(Phys.org)—Passwords are the bane of 21st century life. But Bionym, a Toronto-based tech start-up, promises to change that.
Founded by recent University of Toronto graduates Foteini Agrafioti and Karl Martin, the company develops biometric software. Its latest project may change the way we secure our digital information in the near-future.
The secret is a heartbeat away. Literally.
"HeartID is currently the only commercially available biometric authentication solution that uses the cardiac signal," says Agrafioti.
Bionym's HeartID software detects and distinguishes a person's unique heartbeat (cardiac signal) through sensors. The technology can be used to secure various devices with an accuracy greater than 99%, roughly the same as current fingerprint-enabled security systems.
But while fingerprints require an intentional swipe, and facial and iris recognition software requires careful positioning of a person's face in front of a camera, a heartbeat is much more foolproof and convenient.
Bionym is located in the U of T's recently launched Banting and Best Centre for Innovation and Entrepreneurship, which supports entrepreneurs turning lab research discoveries into products and companies. Bionym is just one of more than a dozen start-ups taking advantage of the centre's access to resources and mentorship opportunities.
A demonstration model of HeartID at Bionym's headquarters shows how the technology works. By gripping a device resembling a computer-connected mouse with built-in sensors, the PC recognizes the authorized individual's unique cardiac rhythm and allows them to log-in without having to enter a password.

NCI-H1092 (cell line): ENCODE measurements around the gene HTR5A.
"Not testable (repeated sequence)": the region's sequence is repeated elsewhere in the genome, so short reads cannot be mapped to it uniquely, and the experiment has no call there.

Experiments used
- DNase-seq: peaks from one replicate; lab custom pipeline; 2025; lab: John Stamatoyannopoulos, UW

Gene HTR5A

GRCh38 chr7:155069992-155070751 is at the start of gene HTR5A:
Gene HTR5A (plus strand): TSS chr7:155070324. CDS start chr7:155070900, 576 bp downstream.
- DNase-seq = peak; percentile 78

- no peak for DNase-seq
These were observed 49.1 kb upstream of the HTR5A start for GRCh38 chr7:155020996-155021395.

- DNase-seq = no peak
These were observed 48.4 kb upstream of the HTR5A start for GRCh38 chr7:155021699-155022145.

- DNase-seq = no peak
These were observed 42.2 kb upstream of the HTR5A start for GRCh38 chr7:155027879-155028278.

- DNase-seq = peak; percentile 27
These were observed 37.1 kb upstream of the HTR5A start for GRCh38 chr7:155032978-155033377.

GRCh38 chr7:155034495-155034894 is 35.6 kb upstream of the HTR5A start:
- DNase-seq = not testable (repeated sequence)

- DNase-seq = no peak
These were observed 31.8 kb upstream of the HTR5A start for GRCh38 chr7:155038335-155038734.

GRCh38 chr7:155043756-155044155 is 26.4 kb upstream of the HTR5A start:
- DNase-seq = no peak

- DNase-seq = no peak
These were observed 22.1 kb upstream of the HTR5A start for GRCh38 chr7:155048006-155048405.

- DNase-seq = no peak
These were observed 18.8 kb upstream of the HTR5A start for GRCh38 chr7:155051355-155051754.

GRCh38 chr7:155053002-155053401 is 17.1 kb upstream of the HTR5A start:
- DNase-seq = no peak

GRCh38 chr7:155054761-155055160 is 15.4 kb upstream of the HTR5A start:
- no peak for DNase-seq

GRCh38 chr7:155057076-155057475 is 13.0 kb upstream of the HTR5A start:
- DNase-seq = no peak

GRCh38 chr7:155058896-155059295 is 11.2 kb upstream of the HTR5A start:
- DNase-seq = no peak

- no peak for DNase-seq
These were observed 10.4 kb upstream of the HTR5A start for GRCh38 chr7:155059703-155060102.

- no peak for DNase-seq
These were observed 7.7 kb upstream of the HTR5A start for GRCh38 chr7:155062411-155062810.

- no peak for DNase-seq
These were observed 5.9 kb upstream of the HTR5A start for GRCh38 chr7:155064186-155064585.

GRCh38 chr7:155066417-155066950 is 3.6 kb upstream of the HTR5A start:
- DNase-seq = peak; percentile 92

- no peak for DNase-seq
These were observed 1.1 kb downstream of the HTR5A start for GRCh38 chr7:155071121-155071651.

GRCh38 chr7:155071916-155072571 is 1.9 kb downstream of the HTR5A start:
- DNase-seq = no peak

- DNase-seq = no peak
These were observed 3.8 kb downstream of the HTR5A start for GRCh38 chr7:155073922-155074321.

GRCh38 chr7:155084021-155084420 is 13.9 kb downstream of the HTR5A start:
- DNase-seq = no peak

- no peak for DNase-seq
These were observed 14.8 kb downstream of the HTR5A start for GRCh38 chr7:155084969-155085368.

"By embedding sensors into devices, a person can be seamlessly and continuously authenticated during normal device usage," says Agrafioti.
Continuous monitoring means that if an authorized user logs in with the controller and hands it to unauthorized user, the computer will recognize the difference and immediately log off.
"We're looking to usher in a new era where our devices will know who we are, enabling automatic personalization," says Agrafioti of her software. "Imagine using the family tablet, gaming device, or even car, and having it know who is using it, and loading all of their settings and accounts automatically."
In the future, parents may never again have to worry about their unlicensed teenagers taking the family car out for a spin.
Bionym is in the early stages of licensing HeartID to hardware manufacturers and could soon be used in video game controllers, tablet computers, cell phones, and even firearms and automobiles, says Agrafioti.
The algorithm behind HeartID evolved from Agrafioti's doctoral research in Electrical and Computer Engineering, which she completed under the supervision of Professor Dimitrios Hatzinakos along with co-inventor Professor Francis Bui.
After the team developed the technology in the lab, it was transferred to Bionym, where it was commercialized into HeartID. Along the way it was helped by the U of T's Innovations and Partnership Office (IPO) which assists the university's research community in building successful partnerships with industry.
Kurtis Scissons from IPO assisted Bionym by seeking funding and managing the intellectual property protection process during the project's initial stages. He has high praise for Bionym's unique and innovative technology as well as the entrepreneurial passion of the founders.
"They both possess the right balance of technical prowess and business drive to succeed," says Scissons.
So does Agrafioti have any advice for technopreneurs who want to turn their research in the lab into creations that improve lives? While commercialization of technology seems overwhelming, especially for researchers without business training, there are others with the skills you need, she says.
"Reach out and find yourselves a partner," she advises, "U of T commercialization services are extremely resourceful and its definitely the place to start."
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